Something that both Gamepolitics and Kotaku had picked is that girls with parents’ top three videogames are Mario Kart, Wii Sports, and Rock Band/Guitar Hero. This is in contrast with boys’ with parents top three videogames are Call of Duty, Wii Sports, and Halo series. Another contrast is the gender difference in videogame play, boys play much longer than girls, a given demographical statistic.
Half of the adolescents reported playing videogames with their parents to some degree… below the half-way point of the scale, so around on average “rarely”? The blog posts kept mentioning dads getting the best out with their daughters, but I must disagree given the results showing no significant differences between mothers and fathers in any of the variables. The authors noted that they were unable to figure out which parent(s) play with the adolescents most of the time. They reasoned that the parent’s gender may have a significant role, IMO I’d like to add videogame knowledge, parental knowledge and gaming etiquette as well.
Beyond the correlations, the authors analysed the data through structural modeling or something like that. So, co-playing for boys wasn’t significant with any of the outcome measures. As for girls, co-playing is associated with lower internalizing problems, aggression, higher prosocial behaviours, and parent-child connection. However, when age-inappropriate videogames was entered for girls, they become significantly associated with higher levels of internalizing problems, and lower levels of parent-child connection.
An aside, the correlation between aggression, delinquency, prosocial behaviours are unrelated with age-inappropriate videogames.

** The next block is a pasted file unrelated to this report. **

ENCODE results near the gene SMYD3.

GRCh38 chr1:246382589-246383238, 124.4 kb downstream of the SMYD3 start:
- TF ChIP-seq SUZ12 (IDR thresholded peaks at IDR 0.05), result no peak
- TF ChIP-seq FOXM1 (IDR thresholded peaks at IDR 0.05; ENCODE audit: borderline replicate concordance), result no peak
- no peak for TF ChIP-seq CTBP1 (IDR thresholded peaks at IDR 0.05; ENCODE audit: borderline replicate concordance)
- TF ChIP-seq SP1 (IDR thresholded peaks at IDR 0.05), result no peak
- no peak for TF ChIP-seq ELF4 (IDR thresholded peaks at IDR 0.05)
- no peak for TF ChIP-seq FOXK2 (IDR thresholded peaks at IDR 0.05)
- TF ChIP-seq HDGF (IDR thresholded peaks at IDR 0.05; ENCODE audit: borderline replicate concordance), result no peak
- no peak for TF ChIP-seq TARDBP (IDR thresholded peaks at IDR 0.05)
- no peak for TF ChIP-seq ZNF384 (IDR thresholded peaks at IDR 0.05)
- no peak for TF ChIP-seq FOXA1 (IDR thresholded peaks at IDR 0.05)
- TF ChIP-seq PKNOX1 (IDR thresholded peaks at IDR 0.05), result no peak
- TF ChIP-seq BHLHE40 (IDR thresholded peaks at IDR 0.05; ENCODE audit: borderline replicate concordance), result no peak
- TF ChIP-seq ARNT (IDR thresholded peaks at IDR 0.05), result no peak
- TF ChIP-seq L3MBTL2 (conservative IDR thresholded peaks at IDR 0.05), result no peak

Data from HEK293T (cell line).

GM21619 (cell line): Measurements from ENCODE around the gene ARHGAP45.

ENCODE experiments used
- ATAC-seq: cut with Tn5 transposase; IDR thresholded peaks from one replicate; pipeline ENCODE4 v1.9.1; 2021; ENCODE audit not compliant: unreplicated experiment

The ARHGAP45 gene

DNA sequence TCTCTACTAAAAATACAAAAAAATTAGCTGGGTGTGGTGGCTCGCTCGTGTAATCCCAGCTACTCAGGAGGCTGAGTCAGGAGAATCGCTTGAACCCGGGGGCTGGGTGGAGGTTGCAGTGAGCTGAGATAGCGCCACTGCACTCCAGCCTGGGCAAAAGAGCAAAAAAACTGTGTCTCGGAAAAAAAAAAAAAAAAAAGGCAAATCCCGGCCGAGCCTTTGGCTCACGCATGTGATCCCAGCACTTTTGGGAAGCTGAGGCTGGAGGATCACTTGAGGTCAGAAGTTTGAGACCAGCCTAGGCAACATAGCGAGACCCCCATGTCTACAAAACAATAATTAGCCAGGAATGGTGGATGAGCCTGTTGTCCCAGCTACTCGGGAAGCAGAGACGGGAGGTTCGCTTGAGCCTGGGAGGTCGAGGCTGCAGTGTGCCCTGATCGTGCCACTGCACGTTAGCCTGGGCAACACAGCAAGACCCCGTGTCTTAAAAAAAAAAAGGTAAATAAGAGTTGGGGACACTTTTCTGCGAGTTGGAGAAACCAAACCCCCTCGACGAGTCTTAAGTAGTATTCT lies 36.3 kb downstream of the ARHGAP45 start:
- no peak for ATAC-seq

So, the take-home message was that prosocial/neutral videogames, such as Guitar Hero and Wii Sports, are beneficial to girls who play with their parents. This is because it represent quality time between daughters and parents. However, this does not mean that girls who played M-rated videogames get the benefits, quite the opposite I’m afraid. I do hope that readers are aware of the asterisks in the study that parents can’t claim that playing violent videogames with their daughters is going to help deal with their internalizing problems (i.e. anxiety and depression), nor are they going to have a more intimate relationship. The authors reasoned that the age-inappropriate videogames may interfere with conversation because of the very intense action going on. I vaguely recall that there were some studies reported similar results in that girl gamers reported higher internalizing problems than non-gamer girls.
The authors speculated why the relationships did not happened with boys. First, boys were playing much longer than girls. Given that parents reported spending an equal amount of time with their children, this makes parent interaction during gaming with boys a smaller fraction than girls’ play time. Therefore, the effects might be smaller or rendered insignificant. Another argument posited by the authors is that co-playing may not be the right strategy and other parental mediating behaviours might be more effective, like restrictive (i.e. limiting play time) or active (i.e. talking about the game and what’s wrong with it).
Some limitations of the study the authors reported. It is correlational, so causal relationships cannot be established. Second, IMO many of the outcome variables are concerned to the family environment. Therefore, the study cannot say what goes on beyond the family household, such as schools. I observed a third limitation is that the sample consisted of adolescents who reported playing videogames, no comparative data was made with the non-gaming sample or perhaps the whole sample in their longitudinal project. This makes me wonder if gaming for girls have any benefits beyond non-gaming girls. Even if the girls do seem to benefit the play time with gaming, does that really go the gamer girls proper (i.e. does who are involved in gamer culture). My judgment of this study is that hardcore gaming for girls is detrimental (okay, that’s huge leap) or at least non-beneficial.
Well here’s a little parent-child bonding over a game of Starcraft 2.
Coyne, S. M., Padilla-Walker, L. M., Stockdale, L., & Day, R. D. (2011). Game On… Girls: Associations Between Co-playing Video Games and Adolescent Behavioral and Family Outcomes. Journal of Adolescent Health . Doi: 10.1016/j.jadohealth.2010.11.249